Psst. Want some juicy details? Roche filed its tender offer for Genentech with the SEC, and in the documents disclosed some behind-the-scenes dickering over its first-and-higher bid for the company. The most surprising: Genentech met Roche's original $89-per-share offer with a demand for $112 instead.
That demand was based on a financial model put together by Genentech and its financial advisor Goldman Sachs. In the SEC filing, Roche said that the assumptions underlying that model were fantastically optimistic, much more so than the projections Genentech had handed over a few months before. Though Roche took issue with almost everything Genentech figured, one of the big sticking points was Avastin sales; Genentech and Goldman were predicting big increases, based in part on some forthcoming colon cancer research, but Roche said it's not convinced that research will be as positive as its counterparts believe.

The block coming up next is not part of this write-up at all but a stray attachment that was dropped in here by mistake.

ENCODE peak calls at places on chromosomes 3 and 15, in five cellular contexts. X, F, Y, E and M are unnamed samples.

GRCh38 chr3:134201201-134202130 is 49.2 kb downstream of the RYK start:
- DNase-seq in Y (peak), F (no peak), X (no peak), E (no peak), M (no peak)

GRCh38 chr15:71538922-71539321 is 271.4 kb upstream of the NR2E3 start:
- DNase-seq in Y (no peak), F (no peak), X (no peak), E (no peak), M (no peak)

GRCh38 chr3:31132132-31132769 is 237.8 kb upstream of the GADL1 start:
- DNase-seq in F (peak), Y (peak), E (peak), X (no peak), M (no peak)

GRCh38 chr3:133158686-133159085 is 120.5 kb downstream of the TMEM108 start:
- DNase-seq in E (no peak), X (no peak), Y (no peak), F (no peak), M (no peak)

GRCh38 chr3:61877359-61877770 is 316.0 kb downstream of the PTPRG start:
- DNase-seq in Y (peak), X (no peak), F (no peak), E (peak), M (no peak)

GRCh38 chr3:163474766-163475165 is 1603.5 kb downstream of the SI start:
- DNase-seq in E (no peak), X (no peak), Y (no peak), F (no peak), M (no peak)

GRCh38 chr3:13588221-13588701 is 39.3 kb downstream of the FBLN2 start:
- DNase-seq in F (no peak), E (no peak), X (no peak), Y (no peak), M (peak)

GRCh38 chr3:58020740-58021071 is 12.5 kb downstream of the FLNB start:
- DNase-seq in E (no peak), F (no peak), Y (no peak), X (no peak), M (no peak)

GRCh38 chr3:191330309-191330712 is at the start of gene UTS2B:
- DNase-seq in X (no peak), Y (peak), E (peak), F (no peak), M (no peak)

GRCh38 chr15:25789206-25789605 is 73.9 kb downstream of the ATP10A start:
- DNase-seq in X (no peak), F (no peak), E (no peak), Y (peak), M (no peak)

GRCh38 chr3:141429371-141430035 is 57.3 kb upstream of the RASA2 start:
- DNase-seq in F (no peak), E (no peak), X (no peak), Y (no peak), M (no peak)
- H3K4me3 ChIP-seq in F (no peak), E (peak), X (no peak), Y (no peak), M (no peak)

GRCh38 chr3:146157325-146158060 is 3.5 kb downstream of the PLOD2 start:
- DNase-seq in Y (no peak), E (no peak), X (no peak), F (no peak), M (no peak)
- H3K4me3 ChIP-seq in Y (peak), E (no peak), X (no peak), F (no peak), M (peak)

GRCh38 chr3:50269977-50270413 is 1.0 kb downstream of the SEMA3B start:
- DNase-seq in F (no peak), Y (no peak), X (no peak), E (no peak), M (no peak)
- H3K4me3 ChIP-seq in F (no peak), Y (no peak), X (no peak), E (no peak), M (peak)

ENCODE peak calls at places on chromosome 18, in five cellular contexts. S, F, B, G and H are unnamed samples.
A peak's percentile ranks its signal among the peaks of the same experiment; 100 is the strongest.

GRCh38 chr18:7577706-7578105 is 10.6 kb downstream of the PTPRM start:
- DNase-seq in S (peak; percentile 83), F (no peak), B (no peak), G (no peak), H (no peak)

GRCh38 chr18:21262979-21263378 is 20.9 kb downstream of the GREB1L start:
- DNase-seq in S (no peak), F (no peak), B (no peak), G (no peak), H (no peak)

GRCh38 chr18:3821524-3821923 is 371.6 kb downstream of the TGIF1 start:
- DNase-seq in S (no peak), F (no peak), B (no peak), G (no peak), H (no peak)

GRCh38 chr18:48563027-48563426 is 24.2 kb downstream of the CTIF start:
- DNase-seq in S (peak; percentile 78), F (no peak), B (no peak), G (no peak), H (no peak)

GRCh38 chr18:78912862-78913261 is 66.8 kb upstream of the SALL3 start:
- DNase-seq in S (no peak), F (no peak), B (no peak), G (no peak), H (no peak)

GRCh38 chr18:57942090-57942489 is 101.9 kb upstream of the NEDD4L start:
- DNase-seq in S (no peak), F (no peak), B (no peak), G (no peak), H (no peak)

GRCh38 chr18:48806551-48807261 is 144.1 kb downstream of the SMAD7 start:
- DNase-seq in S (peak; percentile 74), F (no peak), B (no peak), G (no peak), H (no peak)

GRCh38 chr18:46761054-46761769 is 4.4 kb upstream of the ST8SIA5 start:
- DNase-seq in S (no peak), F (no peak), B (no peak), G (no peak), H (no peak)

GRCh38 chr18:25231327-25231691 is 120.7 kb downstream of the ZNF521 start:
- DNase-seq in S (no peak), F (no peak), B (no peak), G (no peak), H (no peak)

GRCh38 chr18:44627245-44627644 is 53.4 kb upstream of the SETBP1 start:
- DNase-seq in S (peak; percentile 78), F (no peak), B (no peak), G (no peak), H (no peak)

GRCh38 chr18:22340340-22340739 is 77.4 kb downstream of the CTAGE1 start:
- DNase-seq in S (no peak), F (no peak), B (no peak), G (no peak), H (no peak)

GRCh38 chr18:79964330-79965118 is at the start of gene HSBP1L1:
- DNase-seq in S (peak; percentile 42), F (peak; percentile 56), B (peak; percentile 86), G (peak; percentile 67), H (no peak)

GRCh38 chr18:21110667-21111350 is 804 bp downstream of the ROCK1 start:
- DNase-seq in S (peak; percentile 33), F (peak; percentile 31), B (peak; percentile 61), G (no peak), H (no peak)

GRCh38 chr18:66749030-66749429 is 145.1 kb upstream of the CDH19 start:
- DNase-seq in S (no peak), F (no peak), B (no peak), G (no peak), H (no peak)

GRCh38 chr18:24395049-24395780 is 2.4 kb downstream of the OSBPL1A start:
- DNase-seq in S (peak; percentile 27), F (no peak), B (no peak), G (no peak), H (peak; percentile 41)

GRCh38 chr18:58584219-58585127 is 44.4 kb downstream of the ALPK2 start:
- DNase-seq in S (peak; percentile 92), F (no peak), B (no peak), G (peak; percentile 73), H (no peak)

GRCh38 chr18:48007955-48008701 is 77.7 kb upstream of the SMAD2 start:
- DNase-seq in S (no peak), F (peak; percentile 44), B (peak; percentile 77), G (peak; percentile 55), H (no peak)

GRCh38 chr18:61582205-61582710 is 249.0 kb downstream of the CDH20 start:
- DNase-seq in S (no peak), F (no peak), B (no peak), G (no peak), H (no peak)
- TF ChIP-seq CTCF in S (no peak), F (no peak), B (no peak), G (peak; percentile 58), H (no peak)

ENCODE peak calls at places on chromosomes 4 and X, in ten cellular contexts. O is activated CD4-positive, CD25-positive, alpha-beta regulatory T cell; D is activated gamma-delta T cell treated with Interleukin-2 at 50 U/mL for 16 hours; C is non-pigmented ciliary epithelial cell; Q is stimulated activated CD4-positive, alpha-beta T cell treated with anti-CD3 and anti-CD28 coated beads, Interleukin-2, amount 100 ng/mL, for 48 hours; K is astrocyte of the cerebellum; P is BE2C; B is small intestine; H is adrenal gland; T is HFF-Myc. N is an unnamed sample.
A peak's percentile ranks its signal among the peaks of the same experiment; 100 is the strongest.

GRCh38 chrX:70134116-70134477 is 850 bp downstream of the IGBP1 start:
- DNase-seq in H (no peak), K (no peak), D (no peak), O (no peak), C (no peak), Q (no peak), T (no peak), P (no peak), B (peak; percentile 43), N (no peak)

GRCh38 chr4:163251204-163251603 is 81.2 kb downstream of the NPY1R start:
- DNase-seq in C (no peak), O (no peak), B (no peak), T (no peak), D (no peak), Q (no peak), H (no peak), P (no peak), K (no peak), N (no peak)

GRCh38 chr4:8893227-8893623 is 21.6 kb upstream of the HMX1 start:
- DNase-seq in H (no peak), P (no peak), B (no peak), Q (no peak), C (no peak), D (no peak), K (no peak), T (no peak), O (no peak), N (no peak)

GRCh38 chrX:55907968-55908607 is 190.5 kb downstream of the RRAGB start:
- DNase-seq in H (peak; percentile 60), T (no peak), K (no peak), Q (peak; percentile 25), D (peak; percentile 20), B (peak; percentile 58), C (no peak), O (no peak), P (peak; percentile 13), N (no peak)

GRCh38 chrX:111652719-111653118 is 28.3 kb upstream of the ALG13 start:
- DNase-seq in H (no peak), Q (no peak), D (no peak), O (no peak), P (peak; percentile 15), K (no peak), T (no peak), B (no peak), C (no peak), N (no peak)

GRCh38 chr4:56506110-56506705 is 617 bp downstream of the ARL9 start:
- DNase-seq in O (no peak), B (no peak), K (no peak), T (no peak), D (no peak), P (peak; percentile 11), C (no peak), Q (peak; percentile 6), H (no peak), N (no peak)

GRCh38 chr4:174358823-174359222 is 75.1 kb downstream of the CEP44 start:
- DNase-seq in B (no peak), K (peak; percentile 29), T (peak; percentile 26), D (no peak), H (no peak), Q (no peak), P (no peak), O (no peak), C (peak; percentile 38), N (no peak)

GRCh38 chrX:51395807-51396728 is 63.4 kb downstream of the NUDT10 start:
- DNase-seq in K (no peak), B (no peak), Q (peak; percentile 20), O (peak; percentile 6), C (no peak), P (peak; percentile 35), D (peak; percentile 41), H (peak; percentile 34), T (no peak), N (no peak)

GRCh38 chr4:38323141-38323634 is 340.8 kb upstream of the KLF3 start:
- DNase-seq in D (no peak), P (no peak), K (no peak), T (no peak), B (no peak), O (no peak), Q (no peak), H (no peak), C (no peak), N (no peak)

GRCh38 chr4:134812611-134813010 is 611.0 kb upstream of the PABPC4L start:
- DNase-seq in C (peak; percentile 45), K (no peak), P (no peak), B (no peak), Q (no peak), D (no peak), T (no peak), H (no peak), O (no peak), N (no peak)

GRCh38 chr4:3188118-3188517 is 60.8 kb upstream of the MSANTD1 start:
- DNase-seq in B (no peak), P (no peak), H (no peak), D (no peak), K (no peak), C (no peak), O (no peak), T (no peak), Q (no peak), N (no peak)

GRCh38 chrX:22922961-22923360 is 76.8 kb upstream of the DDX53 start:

Plus, Roche maintains, the falling markets and strained economy have changed Genentech's future prospects, depressing its market value. And that's why it lowered its $89 bid to $86.50, rather than boosting it closer to that $112 asking price.
Meanwhile, Genentech's board told shareholders not to act on the offer, but to wait until its special committee has an opportunity to weigh in. Also, Roche said it's going to exercise its right to have more seats on Genentech's board. Right now, the company has three of the seven; its longtime agreement with Genentech allows Roche to boost the size of the board and fill the vacancies with its own folks--and now it will.
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